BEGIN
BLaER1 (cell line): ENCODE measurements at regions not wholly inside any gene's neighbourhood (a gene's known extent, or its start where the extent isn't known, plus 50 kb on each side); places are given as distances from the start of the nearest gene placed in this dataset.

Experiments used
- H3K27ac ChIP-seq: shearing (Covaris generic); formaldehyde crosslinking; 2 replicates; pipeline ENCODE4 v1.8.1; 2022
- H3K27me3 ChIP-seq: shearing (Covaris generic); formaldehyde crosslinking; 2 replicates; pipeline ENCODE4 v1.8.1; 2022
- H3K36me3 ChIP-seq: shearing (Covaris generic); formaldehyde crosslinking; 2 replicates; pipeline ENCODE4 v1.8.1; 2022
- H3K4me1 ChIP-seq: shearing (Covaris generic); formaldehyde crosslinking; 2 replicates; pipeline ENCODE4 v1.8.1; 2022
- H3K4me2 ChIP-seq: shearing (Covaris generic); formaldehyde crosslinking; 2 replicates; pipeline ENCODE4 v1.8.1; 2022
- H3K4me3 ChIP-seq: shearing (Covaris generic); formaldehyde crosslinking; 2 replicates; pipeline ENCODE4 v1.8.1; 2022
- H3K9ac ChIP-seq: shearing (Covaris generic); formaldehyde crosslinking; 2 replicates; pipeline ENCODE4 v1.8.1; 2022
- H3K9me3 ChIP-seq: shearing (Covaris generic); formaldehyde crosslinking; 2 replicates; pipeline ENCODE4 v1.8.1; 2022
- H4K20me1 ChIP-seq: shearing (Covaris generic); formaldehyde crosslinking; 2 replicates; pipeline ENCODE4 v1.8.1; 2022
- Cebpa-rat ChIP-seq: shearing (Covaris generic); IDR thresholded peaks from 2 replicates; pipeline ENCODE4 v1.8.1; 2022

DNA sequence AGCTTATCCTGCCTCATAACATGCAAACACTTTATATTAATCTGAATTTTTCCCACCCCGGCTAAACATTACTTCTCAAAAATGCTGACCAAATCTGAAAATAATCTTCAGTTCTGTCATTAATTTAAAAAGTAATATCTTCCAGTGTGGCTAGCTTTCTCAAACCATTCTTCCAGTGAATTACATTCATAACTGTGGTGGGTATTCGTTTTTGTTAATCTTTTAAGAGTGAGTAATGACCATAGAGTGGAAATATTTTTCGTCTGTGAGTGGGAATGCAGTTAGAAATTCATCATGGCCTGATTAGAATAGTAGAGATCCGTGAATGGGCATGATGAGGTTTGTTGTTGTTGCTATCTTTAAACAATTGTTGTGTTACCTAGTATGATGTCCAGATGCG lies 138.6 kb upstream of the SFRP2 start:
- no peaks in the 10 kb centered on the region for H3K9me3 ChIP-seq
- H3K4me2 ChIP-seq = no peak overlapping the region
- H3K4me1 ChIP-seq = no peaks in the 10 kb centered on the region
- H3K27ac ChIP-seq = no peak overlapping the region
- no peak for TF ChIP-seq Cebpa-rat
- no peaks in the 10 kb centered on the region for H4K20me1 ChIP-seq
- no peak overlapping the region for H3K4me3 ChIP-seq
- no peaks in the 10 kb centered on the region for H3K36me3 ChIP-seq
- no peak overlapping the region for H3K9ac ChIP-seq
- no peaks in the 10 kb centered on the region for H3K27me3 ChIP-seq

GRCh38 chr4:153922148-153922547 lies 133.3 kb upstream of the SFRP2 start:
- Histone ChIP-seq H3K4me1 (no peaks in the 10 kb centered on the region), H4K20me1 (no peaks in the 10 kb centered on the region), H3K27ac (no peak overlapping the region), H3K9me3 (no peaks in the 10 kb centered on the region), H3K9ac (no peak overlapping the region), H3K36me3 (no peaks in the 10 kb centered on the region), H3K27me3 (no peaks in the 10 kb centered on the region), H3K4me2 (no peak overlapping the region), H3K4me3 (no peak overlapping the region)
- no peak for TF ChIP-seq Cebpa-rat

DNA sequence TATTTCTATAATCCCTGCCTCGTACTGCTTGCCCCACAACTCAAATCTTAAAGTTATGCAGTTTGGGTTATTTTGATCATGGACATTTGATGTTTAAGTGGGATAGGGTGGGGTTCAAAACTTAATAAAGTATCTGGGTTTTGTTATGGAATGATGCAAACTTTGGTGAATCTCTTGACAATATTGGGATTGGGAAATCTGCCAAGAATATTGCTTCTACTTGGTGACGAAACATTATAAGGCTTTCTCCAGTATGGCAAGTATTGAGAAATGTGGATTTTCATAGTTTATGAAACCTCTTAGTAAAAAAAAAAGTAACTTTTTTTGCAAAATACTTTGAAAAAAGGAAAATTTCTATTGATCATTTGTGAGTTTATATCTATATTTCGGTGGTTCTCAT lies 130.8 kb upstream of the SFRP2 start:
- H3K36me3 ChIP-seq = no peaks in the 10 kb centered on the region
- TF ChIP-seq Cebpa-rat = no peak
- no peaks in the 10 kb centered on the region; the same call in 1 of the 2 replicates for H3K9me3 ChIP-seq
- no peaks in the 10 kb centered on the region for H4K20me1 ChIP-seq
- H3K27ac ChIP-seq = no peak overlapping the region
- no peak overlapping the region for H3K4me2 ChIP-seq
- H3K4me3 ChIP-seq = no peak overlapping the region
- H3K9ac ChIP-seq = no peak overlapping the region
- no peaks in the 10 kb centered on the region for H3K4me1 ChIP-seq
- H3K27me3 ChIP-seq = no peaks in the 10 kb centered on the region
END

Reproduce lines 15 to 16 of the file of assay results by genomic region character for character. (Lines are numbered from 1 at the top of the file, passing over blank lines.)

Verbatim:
- H3K4me2 ChIP-seq = no peak overlapping the region
- H3K4me1 ChIP-seq = no peaks in the 10 kb centered on the region